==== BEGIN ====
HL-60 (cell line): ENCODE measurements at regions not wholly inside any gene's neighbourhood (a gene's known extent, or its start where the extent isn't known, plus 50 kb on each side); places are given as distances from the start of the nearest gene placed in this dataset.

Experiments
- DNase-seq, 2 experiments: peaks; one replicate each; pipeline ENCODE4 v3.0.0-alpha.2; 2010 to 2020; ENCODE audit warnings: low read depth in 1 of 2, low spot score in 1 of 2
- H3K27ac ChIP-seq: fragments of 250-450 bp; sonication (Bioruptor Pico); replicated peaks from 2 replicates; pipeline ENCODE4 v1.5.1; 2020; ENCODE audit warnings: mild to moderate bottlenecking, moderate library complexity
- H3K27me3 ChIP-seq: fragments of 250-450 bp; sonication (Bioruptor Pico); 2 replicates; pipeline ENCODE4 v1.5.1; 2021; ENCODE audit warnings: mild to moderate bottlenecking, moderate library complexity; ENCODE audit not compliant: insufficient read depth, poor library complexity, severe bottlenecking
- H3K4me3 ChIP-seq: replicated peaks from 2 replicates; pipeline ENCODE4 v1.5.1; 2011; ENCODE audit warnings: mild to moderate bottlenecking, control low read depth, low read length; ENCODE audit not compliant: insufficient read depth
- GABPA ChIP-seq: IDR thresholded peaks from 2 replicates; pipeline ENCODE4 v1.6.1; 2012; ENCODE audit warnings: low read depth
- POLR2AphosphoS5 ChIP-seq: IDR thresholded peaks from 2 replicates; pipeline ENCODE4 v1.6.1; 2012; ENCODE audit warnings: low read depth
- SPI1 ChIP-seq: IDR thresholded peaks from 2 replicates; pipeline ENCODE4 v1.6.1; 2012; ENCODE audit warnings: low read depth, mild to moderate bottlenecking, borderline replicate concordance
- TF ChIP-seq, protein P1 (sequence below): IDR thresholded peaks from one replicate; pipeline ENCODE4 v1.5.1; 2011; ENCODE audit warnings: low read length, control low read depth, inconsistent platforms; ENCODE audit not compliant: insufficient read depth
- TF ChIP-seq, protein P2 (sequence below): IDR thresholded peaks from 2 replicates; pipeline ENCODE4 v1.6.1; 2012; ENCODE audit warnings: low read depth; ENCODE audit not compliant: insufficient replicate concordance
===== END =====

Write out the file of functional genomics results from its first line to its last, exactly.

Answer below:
HL-60 (cell line): ENCODE measurements at regions not wholly inside any gene's neighbourhood (a gene's known extent, or its start where the extent isn't known, plus 50 kb on each side); places are given as distances from the start of the nearest gene placed in this dataset.

Experiments
- DNase-seq, 2 experiments: peaks; one replicate each; pipeline ENCODE4 v3.0.0-alpha.2; 2010 to 2020; ENCODE audit warnings: low read depth in 1 of 2, low spot score in 1 of 2
- H3K27ac ChIP-seq: fragments of 250-450 bp; sonication (Bioruptor Pico); replicated peaks from 2 replicates; pipeline ENCODE4 v1.5.1; 2020; ENCODE audit warnings: mild to moderate bottlenecking, moderate library complexity
- H3K27me3 ChIP-seq: fragments of 250-450 bp; sonication (Bioruptor Pico); 2 replicates; pipeline ENCODE4 v1.5.1; 2021; ENCODE audit warnings: mild to moderate bottlenecking, moderate library complexity; ENCODE audit not compliant: insufficient read depth, poor library complexity, severe bottlenecking
- H3K4me3 ChIP-seq: replicated peaks from 2 replicates; pipeline ENCODE4 v1.5.1; 2011; ENCODE audit warnings: mild to moderate bottlenecking, control low read depth, low read length; ENCODE audit not compliant: insufficient read depth
- GABPA ChIP-seq: IDR thresholded peaks from 2 replicates; pipeline ENCODE4 v1.6.1; 2012; ENCODE audit warnings: low read depth
- POLR2AphosphoS5 ChIP-seq: IDR thresholded peaks from 2 replicates; pipeline ENCODE4 v1.6.1; 2012; ENCODE audit warnings: low read depth
- SPI1 ChIP-seq: IDR thresholded peaks from 2 replicates; pipeline ENCODE4 v1.6.1; 2012; ENCODE audit warnings: low read depth, mild to moderate bottlenecking, borderline replicate concordance
- TF ChIP-seq, protein P1 (sequence below): IDR thresholded peaks from one replicate; pipeline ENCODE4 v1.5.1; 2011; ENCODE audit warnings: low read length, control low read depth, inconsistent platforms; ENCODE audit not compliant: insufficient read depth
- TF ChIP-seq, protein P2 (sequence below): IDR thresholded peaks from 2 replicates; pipeline ENCODE4 v1.6.1; 2012; ENCODE audit warnings: low read depth; ENCODE audit not compliant: insufficient replicate concordance